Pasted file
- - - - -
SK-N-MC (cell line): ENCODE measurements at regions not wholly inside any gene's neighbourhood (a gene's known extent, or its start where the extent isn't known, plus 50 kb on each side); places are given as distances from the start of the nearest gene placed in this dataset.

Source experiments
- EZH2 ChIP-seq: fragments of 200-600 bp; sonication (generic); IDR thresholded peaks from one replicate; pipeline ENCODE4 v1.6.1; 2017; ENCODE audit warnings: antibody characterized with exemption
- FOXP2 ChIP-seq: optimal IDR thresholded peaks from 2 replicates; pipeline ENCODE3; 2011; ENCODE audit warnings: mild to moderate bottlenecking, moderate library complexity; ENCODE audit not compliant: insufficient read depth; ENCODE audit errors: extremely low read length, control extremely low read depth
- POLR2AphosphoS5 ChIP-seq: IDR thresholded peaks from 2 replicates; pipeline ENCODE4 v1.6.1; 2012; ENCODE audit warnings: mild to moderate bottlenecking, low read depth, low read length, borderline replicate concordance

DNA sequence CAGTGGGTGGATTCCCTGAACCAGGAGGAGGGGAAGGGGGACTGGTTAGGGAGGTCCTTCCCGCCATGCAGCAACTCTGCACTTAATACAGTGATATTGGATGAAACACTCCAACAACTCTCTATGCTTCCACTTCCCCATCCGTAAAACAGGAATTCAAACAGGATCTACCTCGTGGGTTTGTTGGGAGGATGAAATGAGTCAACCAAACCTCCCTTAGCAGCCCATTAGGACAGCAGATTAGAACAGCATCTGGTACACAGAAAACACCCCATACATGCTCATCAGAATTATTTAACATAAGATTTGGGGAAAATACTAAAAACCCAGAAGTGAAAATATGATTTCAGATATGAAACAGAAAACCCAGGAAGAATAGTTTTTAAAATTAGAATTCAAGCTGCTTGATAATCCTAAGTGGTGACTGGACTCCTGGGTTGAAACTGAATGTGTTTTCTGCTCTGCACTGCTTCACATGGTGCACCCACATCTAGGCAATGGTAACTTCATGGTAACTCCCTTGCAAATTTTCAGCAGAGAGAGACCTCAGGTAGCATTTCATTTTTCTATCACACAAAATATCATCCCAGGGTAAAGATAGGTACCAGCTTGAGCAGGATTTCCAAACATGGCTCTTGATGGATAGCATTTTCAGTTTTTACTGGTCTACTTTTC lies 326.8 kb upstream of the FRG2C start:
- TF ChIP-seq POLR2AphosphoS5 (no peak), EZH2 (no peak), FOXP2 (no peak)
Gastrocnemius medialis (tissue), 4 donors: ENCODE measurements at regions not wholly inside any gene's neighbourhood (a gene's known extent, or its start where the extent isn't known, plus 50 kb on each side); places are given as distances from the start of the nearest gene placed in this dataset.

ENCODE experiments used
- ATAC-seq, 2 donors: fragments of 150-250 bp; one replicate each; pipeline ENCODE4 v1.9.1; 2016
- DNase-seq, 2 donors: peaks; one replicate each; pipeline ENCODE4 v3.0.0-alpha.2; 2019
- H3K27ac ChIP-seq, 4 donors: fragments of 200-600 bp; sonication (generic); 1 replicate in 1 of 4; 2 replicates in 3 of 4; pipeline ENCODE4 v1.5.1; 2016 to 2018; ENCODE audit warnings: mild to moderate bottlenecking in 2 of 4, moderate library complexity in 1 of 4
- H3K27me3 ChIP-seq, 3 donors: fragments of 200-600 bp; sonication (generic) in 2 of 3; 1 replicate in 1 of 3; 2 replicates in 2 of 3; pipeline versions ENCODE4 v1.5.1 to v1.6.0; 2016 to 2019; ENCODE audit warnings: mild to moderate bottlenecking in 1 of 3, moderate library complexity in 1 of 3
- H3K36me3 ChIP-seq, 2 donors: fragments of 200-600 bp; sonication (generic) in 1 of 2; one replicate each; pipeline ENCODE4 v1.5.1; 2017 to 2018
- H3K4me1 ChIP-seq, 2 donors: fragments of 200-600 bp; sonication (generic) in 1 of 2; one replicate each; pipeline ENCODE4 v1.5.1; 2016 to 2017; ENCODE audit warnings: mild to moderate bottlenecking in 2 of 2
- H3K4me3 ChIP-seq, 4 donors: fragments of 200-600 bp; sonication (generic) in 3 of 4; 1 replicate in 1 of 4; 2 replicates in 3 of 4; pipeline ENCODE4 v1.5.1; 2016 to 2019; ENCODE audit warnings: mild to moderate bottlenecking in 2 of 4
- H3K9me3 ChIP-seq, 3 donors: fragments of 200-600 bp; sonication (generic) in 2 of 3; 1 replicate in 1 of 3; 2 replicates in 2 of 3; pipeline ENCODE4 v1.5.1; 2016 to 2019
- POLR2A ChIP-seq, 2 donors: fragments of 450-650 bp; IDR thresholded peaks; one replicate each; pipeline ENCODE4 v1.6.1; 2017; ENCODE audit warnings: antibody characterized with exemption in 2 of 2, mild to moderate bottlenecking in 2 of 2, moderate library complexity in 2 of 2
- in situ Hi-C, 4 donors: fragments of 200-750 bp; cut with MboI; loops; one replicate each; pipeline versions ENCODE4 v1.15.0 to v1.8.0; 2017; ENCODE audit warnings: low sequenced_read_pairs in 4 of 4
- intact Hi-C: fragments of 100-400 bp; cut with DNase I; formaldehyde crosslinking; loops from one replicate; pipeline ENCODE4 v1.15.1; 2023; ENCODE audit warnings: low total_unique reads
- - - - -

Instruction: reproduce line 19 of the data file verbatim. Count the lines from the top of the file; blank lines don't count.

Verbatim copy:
- in situ Hi-C, 4 donors: fragments of 200-750 bp; cut with MboI; loops; one replicate each; pipeline versions ENCODE4 v1.15.0 to v1.8.0; 2017; ENCODE audit warnings: low sequenced_read_pairs in 4 of 4